Zebrafish gills | Danio rerio

Zebrafish head, with its gills.

For a recent project (hopefully more to follow soon) we needed to visualize the head of a zebrafish with its gills inside. The image above shows a three-dimensional visualization of a tomographic scan of such a head, critically point dried. After drying, the head was scanned on a SkyScan 1172 with a source Voltage of 50 kV, a source current of 167 µA with camera and geometry settings leading to an isotropic voxel size of 1.65 µm, the scan took several hours.

The left part of the head is rendered semi-transparently so that the (manually delineated) gills are nicely visible in red. The tip-to-tip distance of the gills (shown in red) is approximately 1.9 mm. 

The data set was visualized in MeVisLab using its Monte Carlo Path Tracing framework.

Long-horned beetle | Cerambycidae

A beetle

For the so-called future day we had some kids visiting our lab. To show them what can be done with a microCT, we imaged a long-horned beetle (probably, I’m no Entomologist, the bug guide helped me with classifying at least the family). The beetle was killed in a light iodine solution and stored in 70 % alcohol for a while. We then super-glued it to a toothpick, and mounted it on our toothpick adapter for scanning (and showing it to the kids).

It was scanned on a SkyScan 1272 with a source Voltage of 50 kV, a source current of 200 µA with camera and geometry settings leading to an isotropic voxel size of 10.8 µm, the scan took about 90 minutes.

Without the antennae, the beetle has a length of approximately 17 mm.

The data set was visualized in MeVisLab with the new MeVis Path Tracer feature.

Wasp | Vespidae

A wasp

A wasp died in our living room. We dried it and scanned it on a SkyScan 1272 with a source Voltage of 50 kV, a source current of 200 µA with camera and geometry settings leading to an isotropic voxel size of 15 µm, the scan took about 18 minutes. The hind part of the body has an approximate width of 4 mm, the head is approximately 3 mm wide.

The data set was visualized in ImageVis3D and exported to a set of images while the wasp rotates. The movie shown above was made exactly like the one for the rat eye, namely saved to single images, converted to a movie with avconv and to an autoplaying gif file with a script.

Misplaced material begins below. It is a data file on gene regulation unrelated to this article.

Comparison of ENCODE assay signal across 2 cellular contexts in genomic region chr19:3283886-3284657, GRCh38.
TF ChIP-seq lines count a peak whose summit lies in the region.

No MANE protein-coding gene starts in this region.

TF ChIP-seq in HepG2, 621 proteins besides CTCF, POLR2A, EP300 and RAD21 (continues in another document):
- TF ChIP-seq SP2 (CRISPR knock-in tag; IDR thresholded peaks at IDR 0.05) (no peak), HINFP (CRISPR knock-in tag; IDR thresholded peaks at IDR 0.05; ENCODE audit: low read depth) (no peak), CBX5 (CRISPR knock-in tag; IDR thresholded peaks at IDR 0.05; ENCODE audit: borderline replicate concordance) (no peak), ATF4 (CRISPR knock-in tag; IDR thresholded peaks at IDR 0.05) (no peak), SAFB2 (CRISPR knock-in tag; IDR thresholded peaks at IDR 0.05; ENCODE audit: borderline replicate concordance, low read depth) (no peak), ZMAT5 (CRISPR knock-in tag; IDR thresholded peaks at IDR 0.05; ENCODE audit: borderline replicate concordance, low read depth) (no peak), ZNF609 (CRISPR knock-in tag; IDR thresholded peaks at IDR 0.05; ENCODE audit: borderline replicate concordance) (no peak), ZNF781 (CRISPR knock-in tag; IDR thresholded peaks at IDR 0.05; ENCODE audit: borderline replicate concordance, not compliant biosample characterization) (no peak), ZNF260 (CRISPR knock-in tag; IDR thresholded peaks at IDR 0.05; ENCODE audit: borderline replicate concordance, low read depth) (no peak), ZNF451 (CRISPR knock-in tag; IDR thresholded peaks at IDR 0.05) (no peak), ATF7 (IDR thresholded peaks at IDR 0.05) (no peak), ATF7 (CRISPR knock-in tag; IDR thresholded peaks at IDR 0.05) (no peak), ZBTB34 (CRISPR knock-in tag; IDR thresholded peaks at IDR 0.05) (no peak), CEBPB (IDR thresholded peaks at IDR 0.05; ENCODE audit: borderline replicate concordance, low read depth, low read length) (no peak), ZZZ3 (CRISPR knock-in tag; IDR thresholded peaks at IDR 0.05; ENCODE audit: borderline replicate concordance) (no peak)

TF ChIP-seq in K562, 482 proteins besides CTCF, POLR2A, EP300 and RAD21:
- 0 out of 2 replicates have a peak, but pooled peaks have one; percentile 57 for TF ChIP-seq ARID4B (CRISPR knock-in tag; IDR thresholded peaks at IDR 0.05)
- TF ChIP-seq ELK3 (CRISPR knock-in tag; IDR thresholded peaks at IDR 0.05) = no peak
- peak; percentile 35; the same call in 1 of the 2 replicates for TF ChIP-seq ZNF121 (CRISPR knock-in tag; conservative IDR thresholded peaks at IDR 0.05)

3D printed sample holders

We recently presented a poster with a fun thing from our lab; Since we often scan samples that are to be kept in a humid environment and have vastly different sizes we printed ourselves some custom-made sample holders on our 3D printer.

The sample holders have been whipped up in OpenSCAD which is well suited to generate them in a relatively quick way.

Since we think that other people might be able to use them, we put a complete copy of all our sample holders up on GitHub. You can download the OpenSCAD files for your perusal (e.g. edit them for your needs) by cloning the repository at https://github.com/TomoGraphics/Hol3Drs. Or you can just grab a copy of the STL files to directly print them, after having looked at them in the 3D viewer over at GitHub.

Any contributors to the repository are very welcome, as specified directly in the repository (and based on the awesome initiative here).

A sampler of our 3D printed sample holders

If you’d like to see a copy of the poster we presented, you can find a 1.7 MB PDF here.

3D-print a tomographic scan of a spider

We obtained a 3D data set of a spider and wanted to make a gift for an arachnophobic friend. Since we have access to a Form 2 3D printer we wanted to make a 3D print of the data set.

To do so, we did the following steps:

  • The size of the data set was reduced by binning it 2-fold with Fiji (e.g. half the image size in each of the x, y and z directions).
  • We binarized the data set to extract the spider from the background, smoothed the binarized image and binarized again to get rid of small noise present in the image. After this, we had a 141 MB big TIFF stack with the size of 612x612x395 pixels.
  • By using the 3D Objects Counter (also in Fiji) we extracted the biggest object in the data set, which corresponds to only the spider, discarding noise objects still present in the data set.
  • We then viewed the data set as surface in the 3D Viewer of Fiji, which gave us the result shown in the first picture below.
  • The 3D Viewer of Fiji can then be used to save the thresholded spider as STL file ready for printing with a 3D printer (File > Export surfaces > STL (binary)). This gave us a 74 MB big STL file (which is quite huge compared to the other STL files we usually print).
  • This STL file was then printed in 3D and spray painted to result in the gift shown in the second image below (ball point pen shown in the background for scale).

3D Viewer Final result